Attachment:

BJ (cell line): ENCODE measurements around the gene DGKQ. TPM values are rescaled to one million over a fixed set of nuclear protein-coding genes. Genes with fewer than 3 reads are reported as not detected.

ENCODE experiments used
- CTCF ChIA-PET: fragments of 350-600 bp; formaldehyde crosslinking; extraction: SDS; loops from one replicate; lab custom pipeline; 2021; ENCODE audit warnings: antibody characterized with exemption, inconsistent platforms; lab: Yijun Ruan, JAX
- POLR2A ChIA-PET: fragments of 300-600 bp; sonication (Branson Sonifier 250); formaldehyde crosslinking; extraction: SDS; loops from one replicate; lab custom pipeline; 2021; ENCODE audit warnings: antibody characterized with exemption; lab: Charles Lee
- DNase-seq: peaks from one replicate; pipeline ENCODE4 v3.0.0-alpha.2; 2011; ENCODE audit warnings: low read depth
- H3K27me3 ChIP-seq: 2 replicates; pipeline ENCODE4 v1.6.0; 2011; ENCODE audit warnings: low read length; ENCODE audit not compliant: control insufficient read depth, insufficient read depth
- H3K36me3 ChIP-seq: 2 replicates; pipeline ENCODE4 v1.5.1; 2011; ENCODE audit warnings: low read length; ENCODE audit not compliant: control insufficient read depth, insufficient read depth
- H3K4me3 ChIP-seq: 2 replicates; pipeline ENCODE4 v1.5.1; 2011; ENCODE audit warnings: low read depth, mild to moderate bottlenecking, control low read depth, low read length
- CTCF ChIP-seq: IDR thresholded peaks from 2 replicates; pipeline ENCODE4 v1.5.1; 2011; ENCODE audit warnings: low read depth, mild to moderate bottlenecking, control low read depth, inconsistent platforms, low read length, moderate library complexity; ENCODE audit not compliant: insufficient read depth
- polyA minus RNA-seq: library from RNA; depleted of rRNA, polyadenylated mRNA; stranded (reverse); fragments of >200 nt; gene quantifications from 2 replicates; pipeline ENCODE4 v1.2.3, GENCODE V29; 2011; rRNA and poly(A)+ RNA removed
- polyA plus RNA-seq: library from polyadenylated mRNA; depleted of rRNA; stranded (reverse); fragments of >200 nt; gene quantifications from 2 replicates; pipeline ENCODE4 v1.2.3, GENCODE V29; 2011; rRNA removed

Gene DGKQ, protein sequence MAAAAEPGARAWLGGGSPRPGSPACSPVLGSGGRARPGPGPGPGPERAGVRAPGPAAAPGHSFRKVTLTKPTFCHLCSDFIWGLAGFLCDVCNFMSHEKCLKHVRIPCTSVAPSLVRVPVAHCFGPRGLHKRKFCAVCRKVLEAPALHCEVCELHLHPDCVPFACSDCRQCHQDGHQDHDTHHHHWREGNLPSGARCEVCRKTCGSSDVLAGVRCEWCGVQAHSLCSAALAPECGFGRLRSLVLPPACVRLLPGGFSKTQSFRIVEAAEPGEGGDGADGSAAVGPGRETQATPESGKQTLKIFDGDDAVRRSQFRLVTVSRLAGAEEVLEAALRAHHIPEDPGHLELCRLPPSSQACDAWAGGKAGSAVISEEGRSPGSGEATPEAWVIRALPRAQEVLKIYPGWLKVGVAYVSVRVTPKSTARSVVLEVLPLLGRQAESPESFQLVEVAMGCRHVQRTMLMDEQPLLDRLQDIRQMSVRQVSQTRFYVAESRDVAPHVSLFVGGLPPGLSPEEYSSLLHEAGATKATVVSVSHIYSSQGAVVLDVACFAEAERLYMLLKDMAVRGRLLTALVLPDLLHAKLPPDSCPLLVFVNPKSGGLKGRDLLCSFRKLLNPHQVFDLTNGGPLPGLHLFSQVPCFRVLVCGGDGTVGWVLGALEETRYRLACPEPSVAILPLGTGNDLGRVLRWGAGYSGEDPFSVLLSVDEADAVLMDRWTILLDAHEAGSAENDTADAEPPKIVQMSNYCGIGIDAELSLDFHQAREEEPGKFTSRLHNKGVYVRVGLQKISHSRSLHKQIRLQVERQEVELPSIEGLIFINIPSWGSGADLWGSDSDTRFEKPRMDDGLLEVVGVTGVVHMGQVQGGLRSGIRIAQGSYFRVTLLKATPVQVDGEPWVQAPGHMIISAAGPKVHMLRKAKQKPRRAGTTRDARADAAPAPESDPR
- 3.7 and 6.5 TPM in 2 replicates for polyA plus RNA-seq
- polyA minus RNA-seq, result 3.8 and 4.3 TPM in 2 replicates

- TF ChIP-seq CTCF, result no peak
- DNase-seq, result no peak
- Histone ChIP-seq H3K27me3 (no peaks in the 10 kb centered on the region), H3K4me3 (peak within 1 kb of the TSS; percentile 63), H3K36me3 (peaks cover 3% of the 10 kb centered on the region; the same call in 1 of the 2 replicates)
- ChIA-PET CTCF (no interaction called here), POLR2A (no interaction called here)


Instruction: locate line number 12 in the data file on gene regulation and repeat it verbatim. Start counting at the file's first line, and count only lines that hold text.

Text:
Gene DGKQ, protein sequence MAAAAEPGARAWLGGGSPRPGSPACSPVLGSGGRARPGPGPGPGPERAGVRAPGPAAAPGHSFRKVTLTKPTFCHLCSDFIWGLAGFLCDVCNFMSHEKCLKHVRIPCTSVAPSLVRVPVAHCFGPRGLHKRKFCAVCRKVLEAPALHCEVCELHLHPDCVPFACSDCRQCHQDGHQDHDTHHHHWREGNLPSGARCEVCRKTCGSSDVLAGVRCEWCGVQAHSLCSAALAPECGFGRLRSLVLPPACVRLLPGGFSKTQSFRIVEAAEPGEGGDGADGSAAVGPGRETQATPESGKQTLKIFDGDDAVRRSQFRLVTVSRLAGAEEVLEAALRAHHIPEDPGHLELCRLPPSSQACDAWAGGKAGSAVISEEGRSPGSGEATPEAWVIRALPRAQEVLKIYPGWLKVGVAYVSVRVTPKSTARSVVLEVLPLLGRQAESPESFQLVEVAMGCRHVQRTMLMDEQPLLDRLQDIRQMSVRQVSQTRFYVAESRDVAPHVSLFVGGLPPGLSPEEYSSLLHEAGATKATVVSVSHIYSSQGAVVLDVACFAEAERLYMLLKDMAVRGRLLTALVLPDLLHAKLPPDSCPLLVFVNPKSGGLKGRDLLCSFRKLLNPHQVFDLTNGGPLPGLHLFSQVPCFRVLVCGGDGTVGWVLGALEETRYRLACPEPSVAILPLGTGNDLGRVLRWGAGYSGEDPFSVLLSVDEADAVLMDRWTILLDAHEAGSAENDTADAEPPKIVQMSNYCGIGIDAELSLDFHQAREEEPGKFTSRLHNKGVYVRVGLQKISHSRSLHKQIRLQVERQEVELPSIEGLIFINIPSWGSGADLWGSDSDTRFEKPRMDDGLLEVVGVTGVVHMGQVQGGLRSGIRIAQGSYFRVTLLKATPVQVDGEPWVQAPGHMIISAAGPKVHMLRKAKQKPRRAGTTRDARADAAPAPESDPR